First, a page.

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When creating a REST Service without a WADL, it is often useful to be able to generate these documents anyway, so that validation is made possible, and code/documentation generation tools can be used. For this SoapUI automatic inference of WADL from the model you create in SoapUI, and also inference of XSD schemas from any incoming responses that can be converted to XML, such as XML, JSON and HTML.
This brief tutorial will walk you through the schema inference functions of SoapUI. We'll start out by creating a new project, naming it "Demo Project". We'll be creating a REST service, without an initial WADL file, so check the "Add REST Service" check mark:
1. Creating the project and service
As a starting point for the service, we have the following URL:
Check the "Extract Resource/Method" check box, and SoapUI will parse the URL, extracting the parameters.
Three parameters have been extracted, these are "appid", "query" and "output". We are presented with the choice to place these parameters in either the resource, or the method. For this example, let's place the "query" and "output" parameters in the method, leaving the "appid" parameter in the resource. All methods inherit the parameters from their parent resource, and child resources inherit from their parent resources. Where to place a particular parameter depends on how we wish to structure the service.
Once the resource is created, we are presented with creating a method. The parameters we decided to place in the method are now shown here. Let's change the name of the method and then go on.
2. Inferring an XSD schema
Now we have a request to work with. The request holds all the parameters defined in one of its ancestors. These parameters have been pre-populated using the default values. Clicking on the green arrow icon submits the request, and we can view the response XML.
The response view has a tab along the bottom that now reads "Schema (conflicts)". This is the inferred schema inspector. It has analyzed the XML response, and is telling us that there are conflicts between the current response and the previously inferred schema. This is as it should be, as no prior schema exists. Clicking on the tab opens the inspector, and allows us to resolve these conflicts. Clicking the "Resolve conflicts" button prompts us with the first conflict and a proposed action, to which we can either accept or decline. Since the response we got looks OK, let's click on "Yes to all" to allow the schema inferrer to automatically resolve all conflicts.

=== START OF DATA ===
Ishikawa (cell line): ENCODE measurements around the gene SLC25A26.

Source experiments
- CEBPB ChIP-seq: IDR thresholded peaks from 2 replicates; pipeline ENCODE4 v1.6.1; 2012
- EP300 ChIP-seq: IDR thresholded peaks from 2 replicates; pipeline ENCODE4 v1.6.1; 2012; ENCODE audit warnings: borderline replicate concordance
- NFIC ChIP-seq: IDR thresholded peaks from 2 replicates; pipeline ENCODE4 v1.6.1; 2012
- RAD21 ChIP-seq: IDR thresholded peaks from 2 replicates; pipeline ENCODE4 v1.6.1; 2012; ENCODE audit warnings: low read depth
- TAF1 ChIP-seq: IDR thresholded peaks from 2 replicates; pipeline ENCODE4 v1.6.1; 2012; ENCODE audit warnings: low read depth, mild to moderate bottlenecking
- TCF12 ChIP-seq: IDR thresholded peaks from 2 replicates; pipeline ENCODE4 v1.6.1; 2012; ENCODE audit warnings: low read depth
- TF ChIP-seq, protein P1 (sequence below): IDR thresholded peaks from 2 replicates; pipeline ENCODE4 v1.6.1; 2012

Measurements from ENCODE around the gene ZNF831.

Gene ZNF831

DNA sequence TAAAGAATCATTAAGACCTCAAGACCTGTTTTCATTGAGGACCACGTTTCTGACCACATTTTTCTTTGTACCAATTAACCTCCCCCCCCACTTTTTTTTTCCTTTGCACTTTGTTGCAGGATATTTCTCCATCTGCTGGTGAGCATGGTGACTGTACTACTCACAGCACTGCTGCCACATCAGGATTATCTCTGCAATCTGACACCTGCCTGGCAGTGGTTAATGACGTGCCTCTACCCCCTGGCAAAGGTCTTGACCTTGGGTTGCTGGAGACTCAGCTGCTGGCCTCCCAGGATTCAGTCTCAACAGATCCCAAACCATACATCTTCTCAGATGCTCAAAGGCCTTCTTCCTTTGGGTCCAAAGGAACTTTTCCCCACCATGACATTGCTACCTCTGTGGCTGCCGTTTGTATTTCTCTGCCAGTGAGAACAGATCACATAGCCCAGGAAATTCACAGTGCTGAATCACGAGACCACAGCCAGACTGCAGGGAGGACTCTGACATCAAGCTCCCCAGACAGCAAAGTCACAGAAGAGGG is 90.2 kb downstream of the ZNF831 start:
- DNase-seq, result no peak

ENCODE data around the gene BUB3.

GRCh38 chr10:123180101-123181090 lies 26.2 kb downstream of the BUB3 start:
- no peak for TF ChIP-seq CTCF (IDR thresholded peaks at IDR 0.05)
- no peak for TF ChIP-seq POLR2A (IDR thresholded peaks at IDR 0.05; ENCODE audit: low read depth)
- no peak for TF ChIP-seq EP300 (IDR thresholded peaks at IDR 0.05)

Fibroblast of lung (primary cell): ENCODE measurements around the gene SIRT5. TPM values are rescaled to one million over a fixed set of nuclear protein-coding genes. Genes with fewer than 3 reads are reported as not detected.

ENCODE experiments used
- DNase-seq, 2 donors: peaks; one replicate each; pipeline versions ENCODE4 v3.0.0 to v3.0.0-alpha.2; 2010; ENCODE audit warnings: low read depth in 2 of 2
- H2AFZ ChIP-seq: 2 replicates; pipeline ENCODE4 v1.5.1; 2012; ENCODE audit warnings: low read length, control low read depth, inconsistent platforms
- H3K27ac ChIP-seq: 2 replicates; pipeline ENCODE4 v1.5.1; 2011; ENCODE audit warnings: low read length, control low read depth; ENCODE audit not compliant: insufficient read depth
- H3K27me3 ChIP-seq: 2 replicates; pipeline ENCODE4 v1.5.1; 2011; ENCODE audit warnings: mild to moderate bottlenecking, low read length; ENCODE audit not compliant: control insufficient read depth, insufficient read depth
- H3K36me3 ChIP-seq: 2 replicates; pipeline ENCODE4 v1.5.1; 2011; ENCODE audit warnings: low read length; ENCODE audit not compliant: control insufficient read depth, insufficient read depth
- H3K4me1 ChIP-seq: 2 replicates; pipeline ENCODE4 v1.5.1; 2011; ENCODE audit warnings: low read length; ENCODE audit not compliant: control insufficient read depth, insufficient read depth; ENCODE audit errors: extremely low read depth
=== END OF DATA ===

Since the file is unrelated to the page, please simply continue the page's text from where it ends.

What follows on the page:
If we now click on the "Schemas" tab of the inferred schema inspector, we are shown the inferred schemas for this project. So far we can see one namespace, and the associated XSD schema for it. As this schema is based on only one response we can refine it by making some more requests. While doing so we should try to vary the responses so that they are as different as possible. For instance, we should issue an invalid request so that we can infer the schema for a fault, we should make a request for a query that returns an empty result set (which can be done by setting the query parameter to a random string of characters of sufficient length), etc. While doing this against a working server, we assume the responses will always be valid, so we can check the "Auto-Resolve" check box on the "Conflicts" tab. After a bit of testing, we now see that we have two namespaces listed in the "Schemas" tab. These are "urn:yahoo_srchmi" and "urn:yahoo:api", the latter containing the "Error" element definition.
3. Using Inferred Schemas
These inferred schemas can be used just like manually created ones. This means that you can use them in assertions to validate your responses. You can export them together with the generated WADL to distribute, or use with other code-generating tools. You can even use them to generate HTML documentation for your service directly out of SoapUI.
4. Schema for JSON content
Schema inference in SoapUI works for any content that can be converted into XML internally. That means any response that shows up in the XML view can have a schema. Let's try this now.
Change the "output" parameters value to "json". This causes the response given from the service to be formatted in JSON instead of XML. For this demonstration, make sure that the "Auto-Resolve" check box in the inferred schema inspector is checked. Issue the request. Once the response has been returned we can view it both in JSON format, and in XML format converted by SoapUI. This XML representation is different in structure from the one we got when specifying "xml" as the output type. If we view the inferred schema inspector we can now see a new XSD schema. This is an inferred schema for the JSON response converted to XML. With this it is possible to assert the content of JSON responses.